Long-term feeding of dietary oils alters lipid metabolism, lipid peroxidation, and antioxidant enzyme activities in a teleost (Anabas testudineus Bloch).Lipids. 2000 Jul; 35(7):757-62.L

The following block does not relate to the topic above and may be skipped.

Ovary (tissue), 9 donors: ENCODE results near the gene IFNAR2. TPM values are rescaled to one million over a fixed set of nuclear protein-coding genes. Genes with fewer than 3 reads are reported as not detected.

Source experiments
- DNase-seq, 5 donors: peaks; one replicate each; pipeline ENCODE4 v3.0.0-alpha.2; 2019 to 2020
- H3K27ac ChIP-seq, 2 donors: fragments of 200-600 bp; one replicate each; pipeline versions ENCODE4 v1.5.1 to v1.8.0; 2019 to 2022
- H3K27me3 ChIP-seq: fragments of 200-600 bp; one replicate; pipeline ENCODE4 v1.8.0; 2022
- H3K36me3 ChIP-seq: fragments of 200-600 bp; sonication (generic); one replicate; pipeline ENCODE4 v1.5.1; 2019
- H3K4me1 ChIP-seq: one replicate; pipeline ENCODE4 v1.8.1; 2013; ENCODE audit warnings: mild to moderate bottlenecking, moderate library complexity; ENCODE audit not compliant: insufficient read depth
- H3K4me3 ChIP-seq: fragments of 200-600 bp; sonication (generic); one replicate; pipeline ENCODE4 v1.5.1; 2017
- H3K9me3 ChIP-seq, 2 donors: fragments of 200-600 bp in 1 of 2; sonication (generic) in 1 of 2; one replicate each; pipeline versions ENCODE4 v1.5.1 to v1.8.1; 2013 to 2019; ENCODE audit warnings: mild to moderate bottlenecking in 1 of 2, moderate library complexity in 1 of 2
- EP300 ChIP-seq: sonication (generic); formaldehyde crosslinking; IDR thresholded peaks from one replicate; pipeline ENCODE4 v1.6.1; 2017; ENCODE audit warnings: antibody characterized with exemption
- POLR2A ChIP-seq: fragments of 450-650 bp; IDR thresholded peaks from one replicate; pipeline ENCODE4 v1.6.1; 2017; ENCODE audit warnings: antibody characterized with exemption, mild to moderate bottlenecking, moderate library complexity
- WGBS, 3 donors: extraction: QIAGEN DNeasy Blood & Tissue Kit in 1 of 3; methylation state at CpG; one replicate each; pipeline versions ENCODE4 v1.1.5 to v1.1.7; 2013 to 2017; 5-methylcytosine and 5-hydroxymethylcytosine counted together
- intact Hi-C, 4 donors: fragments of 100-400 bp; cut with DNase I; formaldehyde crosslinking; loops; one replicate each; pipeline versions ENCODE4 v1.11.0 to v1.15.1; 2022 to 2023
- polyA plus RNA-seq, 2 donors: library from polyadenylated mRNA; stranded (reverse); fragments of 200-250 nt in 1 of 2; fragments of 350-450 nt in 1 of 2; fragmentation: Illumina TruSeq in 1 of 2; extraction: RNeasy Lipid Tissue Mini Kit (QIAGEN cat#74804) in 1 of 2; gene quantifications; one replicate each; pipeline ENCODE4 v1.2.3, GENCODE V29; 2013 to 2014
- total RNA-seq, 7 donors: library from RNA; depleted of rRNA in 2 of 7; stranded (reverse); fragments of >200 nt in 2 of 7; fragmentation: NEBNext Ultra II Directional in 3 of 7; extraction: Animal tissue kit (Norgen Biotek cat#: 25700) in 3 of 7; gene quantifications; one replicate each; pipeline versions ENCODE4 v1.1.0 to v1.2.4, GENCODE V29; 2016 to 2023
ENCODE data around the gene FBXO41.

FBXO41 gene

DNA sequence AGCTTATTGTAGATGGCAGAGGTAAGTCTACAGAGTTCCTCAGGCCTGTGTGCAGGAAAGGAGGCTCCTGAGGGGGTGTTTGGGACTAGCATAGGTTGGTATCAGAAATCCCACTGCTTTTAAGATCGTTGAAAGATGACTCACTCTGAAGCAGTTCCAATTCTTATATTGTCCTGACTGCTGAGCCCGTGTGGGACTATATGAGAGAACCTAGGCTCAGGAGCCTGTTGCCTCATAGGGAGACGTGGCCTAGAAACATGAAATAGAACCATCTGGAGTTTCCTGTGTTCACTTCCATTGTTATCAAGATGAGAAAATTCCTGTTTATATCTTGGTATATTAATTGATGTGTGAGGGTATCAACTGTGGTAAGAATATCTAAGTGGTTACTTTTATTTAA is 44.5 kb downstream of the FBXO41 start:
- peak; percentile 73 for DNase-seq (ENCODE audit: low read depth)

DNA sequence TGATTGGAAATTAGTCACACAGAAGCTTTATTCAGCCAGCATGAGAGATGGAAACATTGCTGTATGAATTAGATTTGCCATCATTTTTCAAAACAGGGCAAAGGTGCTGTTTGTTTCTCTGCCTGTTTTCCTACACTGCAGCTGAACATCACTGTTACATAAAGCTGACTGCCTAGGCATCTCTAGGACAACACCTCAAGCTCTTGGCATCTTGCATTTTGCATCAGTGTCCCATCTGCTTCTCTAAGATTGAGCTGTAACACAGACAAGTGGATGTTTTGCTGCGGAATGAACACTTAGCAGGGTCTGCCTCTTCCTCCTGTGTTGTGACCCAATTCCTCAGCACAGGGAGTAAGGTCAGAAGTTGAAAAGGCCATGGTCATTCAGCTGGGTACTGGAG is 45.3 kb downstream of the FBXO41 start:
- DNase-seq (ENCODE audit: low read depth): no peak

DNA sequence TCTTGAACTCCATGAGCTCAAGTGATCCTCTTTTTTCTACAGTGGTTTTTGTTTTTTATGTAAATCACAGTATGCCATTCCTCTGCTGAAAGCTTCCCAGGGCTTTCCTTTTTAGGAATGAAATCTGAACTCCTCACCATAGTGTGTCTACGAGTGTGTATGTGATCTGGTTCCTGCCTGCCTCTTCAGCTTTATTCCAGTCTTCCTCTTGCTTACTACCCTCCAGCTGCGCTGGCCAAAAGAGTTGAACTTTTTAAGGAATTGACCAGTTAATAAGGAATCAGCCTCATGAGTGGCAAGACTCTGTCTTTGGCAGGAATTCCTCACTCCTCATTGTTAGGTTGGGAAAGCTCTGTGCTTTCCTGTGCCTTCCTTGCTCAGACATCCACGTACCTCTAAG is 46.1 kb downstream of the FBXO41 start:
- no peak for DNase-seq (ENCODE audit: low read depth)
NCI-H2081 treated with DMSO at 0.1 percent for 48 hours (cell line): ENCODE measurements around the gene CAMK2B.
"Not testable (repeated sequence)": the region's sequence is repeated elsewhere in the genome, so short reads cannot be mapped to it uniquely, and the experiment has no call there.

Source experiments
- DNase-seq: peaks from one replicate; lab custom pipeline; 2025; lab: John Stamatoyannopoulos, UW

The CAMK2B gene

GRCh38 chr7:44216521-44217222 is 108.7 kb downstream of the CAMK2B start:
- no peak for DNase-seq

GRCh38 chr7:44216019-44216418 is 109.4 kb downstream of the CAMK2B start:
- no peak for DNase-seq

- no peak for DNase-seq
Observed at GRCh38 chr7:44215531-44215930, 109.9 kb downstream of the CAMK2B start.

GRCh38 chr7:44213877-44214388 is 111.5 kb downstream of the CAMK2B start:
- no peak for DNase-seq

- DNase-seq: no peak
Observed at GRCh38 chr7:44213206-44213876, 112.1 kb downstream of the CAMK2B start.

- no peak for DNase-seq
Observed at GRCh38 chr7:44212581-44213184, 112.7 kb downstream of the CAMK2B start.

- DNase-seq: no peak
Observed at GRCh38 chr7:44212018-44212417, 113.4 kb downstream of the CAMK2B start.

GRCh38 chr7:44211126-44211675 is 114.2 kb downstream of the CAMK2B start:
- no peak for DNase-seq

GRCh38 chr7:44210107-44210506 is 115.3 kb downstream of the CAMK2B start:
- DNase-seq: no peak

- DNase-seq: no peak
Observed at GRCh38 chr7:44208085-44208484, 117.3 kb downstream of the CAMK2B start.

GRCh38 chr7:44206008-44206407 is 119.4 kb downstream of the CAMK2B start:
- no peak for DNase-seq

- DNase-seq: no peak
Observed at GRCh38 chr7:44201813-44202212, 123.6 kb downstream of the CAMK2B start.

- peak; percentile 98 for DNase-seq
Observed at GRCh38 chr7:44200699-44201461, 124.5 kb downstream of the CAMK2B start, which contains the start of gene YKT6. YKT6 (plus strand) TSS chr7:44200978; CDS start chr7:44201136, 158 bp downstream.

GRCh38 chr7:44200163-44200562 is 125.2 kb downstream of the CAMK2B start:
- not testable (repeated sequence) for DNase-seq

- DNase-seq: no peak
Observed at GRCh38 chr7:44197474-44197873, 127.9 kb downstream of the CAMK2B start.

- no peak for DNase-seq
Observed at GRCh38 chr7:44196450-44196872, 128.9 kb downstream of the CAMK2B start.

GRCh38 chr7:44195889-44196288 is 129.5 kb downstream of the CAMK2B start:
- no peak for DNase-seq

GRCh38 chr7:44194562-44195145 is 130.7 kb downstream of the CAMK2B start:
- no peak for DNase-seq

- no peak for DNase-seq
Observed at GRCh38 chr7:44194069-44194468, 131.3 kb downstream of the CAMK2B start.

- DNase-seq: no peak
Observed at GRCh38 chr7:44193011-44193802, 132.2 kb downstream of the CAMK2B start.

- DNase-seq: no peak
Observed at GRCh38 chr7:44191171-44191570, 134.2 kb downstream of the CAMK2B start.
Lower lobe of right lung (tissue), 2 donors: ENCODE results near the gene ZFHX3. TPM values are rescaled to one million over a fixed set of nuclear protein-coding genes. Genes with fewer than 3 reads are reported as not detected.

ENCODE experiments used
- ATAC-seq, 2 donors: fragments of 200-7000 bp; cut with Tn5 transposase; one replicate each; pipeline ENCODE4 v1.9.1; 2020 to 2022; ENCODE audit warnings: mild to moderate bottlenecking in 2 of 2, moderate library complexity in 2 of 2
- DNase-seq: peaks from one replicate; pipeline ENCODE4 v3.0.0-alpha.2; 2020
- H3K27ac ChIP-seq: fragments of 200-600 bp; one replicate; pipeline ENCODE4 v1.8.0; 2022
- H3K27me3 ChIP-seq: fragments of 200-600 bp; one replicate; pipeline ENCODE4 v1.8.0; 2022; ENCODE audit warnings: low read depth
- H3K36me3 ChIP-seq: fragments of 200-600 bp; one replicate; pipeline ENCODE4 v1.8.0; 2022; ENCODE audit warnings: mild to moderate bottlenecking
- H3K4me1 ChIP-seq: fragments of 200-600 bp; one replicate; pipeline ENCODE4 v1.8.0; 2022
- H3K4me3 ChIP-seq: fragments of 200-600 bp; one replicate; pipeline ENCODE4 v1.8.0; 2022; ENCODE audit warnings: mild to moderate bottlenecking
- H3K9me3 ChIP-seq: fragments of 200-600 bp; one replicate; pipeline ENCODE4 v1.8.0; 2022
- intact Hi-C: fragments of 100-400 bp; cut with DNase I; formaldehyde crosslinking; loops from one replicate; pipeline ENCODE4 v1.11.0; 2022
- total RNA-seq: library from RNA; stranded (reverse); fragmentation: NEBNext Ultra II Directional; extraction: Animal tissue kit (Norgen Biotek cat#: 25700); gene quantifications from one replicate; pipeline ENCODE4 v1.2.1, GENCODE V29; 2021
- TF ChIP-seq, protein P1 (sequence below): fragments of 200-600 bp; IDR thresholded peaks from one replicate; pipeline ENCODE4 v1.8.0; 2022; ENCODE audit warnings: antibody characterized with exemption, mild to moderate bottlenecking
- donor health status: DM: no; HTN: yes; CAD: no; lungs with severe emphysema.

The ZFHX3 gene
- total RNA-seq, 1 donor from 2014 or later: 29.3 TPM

Anabas testudineus (climbing perch), average body weight 21+/-1 g, were maintained in culture tanks and fed a 35% protein feed plus an additional supplementation of three dietary oils (20% each of coconut oil, palm oil, or cod liver oil). Body weight gain was similar among all groups. However, several hepatic lipogenic enzymes such as malic enzyme (ME), NADP-isocitrate dehydrogenase (ICDH), glucose 6-phosphate dehydrogenase (G6PDH), 6-phosphogluconate dehydrogenase (6PGDH) and beta-hydroxy-1-methyl glutaryl CoA reductase (HMG CoA reductase) were assayed, and they responded differently. Hepatic ME and G6PDH activities showed a significant decrease in the coconut oil and palm oil groups, but there was no significant change in ICDH activity. The 6PGDH activities were reduced, whereas HMG CoA reductase activity was increased in the palm oil-treated group. Cholesterol synthesis in the liver and muscle increased in the palm oil-treated group, but liver phospholipids did not show any significant change in fish supplemented with oils rich in saturated fatty acids. Triacylglycerol and free fatty acid concentrations were high in the coconut oil- and palm oil-supplemented groups. Lipid peroxidation products such as thiobarbituric acid-reactive substances and conjugated dienes decreased in the same two groups. Antioxidant potential was high in all groups as evidenced by increased activity of superoxide dismutase, glutathione peroxidase, and glutathione content. The results of this study indicate that in fish, dietary lipids depress hepatic lipogenic activity as well as lipid peroxidation products by maintaining high levels of antioxidant enzymes.